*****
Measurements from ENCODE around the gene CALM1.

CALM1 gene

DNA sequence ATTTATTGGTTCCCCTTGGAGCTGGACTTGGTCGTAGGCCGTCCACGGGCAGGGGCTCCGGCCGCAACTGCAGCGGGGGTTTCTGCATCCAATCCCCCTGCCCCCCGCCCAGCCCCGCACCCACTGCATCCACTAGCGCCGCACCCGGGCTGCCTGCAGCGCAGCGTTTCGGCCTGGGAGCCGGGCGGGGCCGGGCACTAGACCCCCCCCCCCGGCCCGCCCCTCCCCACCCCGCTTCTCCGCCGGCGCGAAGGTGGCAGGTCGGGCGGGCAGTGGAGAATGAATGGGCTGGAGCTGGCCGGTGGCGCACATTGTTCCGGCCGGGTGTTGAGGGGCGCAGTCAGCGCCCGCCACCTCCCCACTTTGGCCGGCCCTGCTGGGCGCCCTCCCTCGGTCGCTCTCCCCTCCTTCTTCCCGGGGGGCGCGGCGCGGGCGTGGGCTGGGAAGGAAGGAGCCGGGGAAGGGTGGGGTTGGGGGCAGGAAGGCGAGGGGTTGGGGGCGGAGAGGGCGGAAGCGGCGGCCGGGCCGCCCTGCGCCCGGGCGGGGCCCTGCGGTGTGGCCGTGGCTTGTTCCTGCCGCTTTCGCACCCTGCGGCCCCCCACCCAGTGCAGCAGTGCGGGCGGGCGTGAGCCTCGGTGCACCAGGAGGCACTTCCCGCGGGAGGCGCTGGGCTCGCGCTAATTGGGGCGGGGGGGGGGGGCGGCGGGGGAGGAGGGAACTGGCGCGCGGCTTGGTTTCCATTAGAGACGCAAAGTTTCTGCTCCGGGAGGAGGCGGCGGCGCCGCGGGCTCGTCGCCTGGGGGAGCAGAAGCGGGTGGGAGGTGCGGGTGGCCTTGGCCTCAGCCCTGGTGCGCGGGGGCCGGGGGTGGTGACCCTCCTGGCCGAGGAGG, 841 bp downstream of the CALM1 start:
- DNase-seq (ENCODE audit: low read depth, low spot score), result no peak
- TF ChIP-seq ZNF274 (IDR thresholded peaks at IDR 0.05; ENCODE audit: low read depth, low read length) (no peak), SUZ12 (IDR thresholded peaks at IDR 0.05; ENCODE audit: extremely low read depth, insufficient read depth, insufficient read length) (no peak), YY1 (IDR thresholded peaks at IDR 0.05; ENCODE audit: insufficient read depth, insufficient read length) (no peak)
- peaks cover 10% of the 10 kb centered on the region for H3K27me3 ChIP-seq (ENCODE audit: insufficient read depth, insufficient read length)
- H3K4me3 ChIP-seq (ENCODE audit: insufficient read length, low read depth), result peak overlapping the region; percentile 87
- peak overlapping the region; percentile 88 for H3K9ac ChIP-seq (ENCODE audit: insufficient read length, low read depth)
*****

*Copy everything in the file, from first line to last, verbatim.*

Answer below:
Measurements from ENCODE around the gene CALM1.

CALM1 gene

DNA sequence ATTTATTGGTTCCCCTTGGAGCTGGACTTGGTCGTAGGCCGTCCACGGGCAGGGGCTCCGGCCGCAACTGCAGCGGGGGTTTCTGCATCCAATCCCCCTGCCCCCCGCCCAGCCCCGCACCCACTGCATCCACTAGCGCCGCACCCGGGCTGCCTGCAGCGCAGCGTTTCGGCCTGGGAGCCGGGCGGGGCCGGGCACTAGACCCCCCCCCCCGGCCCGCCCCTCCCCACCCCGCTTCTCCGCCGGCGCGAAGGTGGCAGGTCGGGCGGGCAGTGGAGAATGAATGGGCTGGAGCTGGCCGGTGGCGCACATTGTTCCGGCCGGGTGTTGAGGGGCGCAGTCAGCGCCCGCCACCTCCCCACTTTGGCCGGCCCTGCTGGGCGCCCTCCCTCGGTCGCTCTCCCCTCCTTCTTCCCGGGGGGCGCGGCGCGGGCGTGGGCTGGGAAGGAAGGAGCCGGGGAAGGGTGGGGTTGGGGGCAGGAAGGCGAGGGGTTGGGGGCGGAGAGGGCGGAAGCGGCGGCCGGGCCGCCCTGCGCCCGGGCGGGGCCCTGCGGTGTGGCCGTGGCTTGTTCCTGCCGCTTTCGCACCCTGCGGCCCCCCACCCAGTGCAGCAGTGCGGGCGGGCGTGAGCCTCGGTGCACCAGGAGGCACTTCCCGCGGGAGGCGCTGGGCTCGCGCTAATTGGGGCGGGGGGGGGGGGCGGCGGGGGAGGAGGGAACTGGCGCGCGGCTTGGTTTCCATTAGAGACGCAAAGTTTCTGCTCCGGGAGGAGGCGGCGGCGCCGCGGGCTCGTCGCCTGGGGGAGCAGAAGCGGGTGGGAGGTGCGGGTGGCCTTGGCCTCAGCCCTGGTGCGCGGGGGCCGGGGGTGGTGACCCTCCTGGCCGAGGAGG, 841 bp downstream of the CALM1 start:
- DNase-seq (ENCODE audit: low read depth, low spot score), result no peak
- TF ChIP-seq ZNF274 (IDR thresholded peaks at IDR 0.05; ENCODE audit: low read depth, low read length) (no peak), SUZ12 (IDR thresholded peaks at IDR 0.05; ENCODE audit: extremely low read depth, insufficient read depth, insufficient read length) (no peak), YY1 (IDR thresholded peaks at IDR 0.05; ENCODE audit: insufficient read depth, insufficient read length) (no peak)
- peaks cover 10% of the 10 kb centered on the region for H3K27me3 ChIP-seq (ENCODE audit: insufficient read depth, insufficient read length)
- H3K4me3 ChIP-seq (ENCODE audit: insufficient read length, low read depth), result peak overlapping the region; percentile 87
- peak overlapping the region; percentile 88 for H3K9ac ChIP-seq (ENCODE audit: insufficient read length, low read depth)